UNGPs and proposed treaty on business and human rights
The UN Guiding Principles on Business and Human Rights were endorsed by the UN Human Rights Council on 16 June 2011. The Principles were created by the UN Special Rapporteur on Business and Human Rights Prof. John Ruggie, to implement his ‘Protect, Respect and Remedy’ Framework, which was agreed by the UN in 2008.
UN Guiding Principles
The agreement of the framework was widely regarded as a major breakthrough in international corporate accountability and broadly welcomed by governments, business and civil society. The Framework clarifies the duties and responsibilities of governments and corporate actors, and rests on three ‘pillars’:
- the State duty to protect against human rights abuses by third parties, including business;
- the corporate responsibility to respect human rights;
- greater access by victims to effective remedy, both judicial and non-judicial.
The Guiding Principles are intended to form a common platform for action on business and human rights challenges. Rather than creating new international law, they set out the implications of existing standards and practices for States and businesses.
UK Government Action Plan
On 4 September 2013, the UK became the first country to release a Business and Human Rights Action Plan, building on its commitment to implement the UN Guiding Principles. CORE gave a cautious welcome to the action plan and urged the government to ensure that it leads to concrete steps to address corporate human rights abuse.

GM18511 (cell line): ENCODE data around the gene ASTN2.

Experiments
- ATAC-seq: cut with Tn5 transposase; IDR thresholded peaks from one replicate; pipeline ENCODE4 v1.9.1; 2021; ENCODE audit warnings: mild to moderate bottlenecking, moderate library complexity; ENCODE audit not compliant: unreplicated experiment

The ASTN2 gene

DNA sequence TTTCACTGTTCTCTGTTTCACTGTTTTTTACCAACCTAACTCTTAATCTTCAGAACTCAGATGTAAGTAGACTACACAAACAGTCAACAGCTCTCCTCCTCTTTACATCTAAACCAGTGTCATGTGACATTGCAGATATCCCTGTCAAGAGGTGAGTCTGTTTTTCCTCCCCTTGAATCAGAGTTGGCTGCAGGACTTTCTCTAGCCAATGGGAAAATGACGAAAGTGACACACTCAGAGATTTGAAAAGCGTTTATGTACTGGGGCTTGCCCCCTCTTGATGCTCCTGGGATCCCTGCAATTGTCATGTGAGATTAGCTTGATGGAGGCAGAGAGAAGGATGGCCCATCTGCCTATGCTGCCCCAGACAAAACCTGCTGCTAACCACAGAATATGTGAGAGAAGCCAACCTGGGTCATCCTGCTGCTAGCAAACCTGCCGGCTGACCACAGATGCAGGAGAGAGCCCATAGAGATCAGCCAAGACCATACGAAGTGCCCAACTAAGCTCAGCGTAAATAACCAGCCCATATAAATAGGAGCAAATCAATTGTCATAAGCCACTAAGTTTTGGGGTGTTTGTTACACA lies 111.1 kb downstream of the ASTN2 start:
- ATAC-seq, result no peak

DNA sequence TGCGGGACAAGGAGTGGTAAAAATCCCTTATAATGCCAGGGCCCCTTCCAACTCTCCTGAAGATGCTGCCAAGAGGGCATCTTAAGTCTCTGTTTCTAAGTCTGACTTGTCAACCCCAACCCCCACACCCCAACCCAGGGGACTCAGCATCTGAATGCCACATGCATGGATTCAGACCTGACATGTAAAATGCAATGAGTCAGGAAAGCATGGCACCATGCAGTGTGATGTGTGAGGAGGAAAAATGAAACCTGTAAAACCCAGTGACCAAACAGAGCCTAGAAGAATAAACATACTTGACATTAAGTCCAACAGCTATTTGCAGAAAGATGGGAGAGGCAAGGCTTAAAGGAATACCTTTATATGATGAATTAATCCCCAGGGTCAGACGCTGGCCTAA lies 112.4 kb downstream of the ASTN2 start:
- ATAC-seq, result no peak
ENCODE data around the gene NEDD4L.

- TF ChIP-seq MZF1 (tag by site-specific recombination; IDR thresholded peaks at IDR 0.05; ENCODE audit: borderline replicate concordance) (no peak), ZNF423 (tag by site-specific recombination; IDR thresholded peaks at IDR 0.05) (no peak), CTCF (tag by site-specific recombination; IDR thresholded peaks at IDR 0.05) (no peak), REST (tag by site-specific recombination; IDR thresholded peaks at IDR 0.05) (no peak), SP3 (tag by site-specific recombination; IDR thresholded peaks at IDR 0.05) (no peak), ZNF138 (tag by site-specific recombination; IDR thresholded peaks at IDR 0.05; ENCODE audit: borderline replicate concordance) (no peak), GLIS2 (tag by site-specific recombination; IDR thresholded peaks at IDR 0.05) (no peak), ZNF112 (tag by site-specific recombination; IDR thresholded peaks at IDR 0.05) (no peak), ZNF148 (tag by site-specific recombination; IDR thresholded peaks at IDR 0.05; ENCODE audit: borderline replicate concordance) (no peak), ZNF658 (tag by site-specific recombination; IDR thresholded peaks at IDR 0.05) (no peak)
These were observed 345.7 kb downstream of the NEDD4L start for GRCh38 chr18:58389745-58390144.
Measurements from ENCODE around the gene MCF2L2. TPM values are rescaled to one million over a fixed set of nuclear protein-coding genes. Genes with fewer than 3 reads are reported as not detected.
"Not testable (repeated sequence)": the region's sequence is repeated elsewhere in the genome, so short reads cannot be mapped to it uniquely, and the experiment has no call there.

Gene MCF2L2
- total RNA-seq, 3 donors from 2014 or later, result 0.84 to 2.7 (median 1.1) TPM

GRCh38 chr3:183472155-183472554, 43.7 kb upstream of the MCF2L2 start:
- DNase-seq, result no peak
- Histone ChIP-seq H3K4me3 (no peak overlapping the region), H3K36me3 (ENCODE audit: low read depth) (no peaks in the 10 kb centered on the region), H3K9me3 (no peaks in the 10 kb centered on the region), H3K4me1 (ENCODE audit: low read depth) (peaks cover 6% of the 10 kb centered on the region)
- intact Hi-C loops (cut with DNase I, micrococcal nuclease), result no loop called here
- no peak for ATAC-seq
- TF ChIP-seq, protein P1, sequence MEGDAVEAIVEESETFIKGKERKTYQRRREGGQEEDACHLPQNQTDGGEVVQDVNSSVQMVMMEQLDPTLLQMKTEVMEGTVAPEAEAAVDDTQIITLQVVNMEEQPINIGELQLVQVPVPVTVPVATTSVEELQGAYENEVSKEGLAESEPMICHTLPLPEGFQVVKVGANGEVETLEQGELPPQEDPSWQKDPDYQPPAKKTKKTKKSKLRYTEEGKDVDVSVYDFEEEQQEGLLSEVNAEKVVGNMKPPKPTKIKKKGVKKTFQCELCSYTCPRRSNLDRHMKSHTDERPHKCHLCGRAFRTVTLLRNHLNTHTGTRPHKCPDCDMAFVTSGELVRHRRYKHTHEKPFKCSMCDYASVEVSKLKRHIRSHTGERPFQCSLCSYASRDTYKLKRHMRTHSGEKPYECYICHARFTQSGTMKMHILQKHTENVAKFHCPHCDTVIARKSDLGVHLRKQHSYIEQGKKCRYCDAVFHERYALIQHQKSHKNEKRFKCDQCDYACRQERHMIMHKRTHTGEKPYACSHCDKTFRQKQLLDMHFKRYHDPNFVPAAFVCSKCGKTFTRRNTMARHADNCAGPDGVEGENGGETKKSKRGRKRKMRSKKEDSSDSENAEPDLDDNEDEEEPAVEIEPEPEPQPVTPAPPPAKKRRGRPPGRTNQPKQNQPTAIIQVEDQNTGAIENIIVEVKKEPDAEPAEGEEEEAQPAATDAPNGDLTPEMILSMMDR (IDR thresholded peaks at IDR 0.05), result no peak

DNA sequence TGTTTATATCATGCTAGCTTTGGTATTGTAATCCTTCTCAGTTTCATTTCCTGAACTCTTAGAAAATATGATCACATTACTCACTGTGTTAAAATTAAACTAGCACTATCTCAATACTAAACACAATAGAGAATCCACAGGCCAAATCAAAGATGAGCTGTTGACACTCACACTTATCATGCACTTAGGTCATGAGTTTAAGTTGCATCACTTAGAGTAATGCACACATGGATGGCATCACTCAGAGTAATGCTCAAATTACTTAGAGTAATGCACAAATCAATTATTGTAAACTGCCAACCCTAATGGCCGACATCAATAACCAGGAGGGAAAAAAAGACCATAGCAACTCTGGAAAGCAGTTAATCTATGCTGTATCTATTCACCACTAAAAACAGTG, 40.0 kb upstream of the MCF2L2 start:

The UK government released its updated plan in May 2016. The plan reasserts the government’s expectation that business adopt the UNGPs and includes notable statements on supporting human rights defenders. However, the government has made few new commitments. The biggest gap is on Pillar III, access to remedy, the plan offers very little to people who are denied justice after being harmed by the international operations of UK companies. CORE finds the lack of ambition in many areas disappointing, but the publication of an updated plan demonstrates that the UK remains engaged with business and human rights.
Proposed Binding Treaty on Business and Human Rights
Since 2015 the Ecuadorian Government has been leading on proposals to develop an international treaty on business and human rights, which would create a binding and robust framework that holds companies responsible for abuses committed under their watch.
Treaty discussions have been gaining momentum since June 2014, when the UN Human Rights Council adopted a resolution by which it decided to set up an “Open-Ended Intergovernmental Working Group on Transnational Corporations and Other Business Enterprises with Respect to Human Rights”. In October 2017 the third session of the Working Group took place, whereby the Chairperson published elements for a draft legally binding instrument. More information on the treaty here.
UK Business and Human Rights
In 2011, the UN Human Rights Council unanimously endorsed the UN Guiding Principles on Business and Human Rights.
The guiding principles provide an authoritative global standard for addressing adverse impacts on human rights linked to business activity, wherever such impacts occur. They set out, in three pillars, principles concerning:
- the State’s duty to protect human rights,
- corporate responsibility to respect human rights,
- access to remedy for victims of human rights abuse.
CORE is primarily concerned with the first and third pillars. We believe that the UK government should set clear standards for UK companies operating overseas to prevent harm to workers, communities and the environment. Government should also take action to make sure that people can access remedy when they are harmed by the activities of a UK firm.
|The Business and Human Rights Resource Centre’s Government Action Platform can be utilised to compare governments’ actions to implement the UNGPs.||ICAR has collaborated with the Danish Institute for Human Rights to develop a tool kit that includes a robust, human rights-based methodology and template for national baseline assessments, NAP development, and follow-up reporting and accountability measures.||ECCJ recommendations on EU priorities for implementing UNGPs >>|